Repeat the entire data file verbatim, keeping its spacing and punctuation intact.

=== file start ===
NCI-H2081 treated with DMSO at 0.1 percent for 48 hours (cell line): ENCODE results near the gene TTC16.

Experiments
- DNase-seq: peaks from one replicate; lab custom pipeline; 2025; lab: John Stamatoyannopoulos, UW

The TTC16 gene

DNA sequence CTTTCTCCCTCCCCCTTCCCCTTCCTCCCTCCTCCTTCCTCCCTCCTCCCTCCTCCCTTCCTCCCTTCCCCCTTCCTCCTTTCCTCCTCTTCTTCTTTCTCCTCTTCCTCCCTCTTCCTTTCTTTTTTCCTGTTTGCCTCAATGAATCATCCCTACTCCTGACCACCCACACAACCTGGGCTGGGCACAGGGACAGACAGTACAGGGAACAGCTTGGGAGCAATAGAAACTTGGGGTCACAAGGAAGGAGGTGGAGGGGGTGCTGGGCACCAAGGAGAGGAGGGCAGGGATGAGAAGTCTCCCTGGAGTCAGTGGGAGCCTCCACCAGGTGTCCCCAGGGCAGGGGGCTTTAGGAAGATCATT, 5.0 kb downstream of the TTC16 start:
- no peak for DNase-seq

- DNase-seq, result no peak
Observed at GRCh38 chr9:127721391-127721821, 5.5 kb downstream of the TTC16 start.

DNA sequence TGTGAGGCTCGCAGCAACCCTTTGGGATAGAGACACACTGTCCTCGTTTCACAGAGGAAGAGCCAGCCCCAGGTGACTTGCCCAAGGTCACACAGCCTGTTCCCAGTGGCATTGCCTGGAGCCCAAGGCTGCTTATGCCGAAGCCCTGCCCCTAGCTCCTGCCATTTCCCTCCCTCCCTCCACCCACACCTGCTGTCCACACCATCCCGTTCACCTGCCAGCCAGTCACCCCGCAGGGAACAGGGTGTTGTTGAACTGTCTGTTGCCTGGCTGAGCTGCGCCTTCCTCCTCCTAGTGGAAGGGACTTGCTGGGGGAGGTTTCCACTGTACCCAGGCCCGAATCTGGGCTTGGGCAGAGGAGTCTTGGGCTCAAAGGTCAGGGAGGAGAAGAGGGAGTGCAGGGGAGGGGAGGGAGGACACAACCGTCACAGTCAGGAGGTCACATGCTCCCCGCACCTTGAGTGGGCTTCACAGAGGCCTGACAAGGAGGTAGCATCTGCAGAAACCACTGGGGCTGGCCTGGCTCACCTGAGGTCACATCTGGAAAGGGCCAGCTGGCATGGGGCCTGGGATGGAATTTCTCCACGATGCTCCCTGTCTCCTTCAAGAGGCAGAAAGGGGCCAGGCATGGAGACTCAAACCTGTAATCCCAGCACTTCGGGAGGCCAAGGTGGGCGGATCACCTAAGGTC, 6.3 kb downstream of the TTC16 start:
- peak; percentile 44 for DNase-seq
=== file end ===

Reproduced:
NCI-H2081 treated with DMSO at 0.1 percent for 48 hours (cell line): ENCODE results near the gene TTC16.

Experiments
- DNase-seq: peaks from one replicate; lab custom pipeline; 2025; lab: John Stamatoyannopoulos, UW

The TTC16 gene

DNA sequence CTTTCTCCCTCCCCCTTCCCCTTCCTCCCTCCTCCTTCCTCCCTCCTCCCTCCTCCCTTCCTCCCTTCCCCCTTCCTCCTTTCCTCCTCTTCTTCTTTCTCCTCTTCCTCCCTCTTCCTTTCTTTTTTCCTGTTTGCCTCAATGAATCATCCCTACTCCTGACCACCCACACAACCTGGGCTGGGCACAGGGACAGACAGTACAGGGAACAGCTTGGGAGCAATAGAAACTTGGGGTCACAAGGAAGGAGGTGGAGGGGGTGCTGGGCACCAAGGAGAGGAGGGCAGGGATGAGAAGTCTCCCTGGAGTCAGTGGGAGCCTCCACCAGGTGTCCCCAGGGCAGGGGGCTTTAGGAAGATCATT, 5.0 kb downstream of the TTC16 start:
- no peak for DNase-seq

- DNase-seq, result no peak
Observed at GRCh38 chr9:127721391-127721821, 5.5 kb downstream of the TTC16 start.

DNA sequence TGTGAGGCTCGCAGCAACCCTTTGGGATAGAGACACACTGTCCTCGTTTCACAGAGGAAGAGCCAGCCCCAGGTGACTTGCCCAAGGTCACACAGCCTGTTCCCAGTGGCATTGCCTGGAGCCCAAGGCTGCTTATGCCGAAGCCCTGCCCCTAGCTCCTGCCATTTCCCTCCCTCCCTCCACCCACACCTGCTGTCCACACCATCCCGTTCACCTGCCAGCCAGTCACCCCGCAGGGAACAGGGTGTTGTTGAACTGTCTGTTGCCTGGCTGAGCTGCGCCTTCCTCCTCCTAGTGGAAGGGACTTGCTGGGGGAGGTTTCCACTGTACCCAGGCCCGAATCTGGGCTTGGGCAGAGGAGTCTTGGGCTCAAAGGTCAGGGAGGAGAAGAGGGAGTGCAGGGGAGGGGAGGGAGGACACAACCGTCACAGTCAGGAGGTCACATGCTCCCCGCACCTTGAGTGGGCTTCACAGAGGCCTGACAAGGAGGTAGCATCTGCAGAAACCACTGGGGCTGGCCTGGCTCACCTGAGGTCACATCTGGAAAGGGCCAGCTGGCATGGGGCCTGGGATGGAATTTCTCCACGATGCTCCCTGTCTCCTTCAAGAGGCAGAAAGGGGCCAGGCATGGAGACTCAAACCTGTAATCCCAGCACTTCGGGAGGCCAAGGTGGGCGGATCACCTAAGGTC, 6.3 kb downstream of the TTC16 start:
- peak; percentile 44 for DNase-seq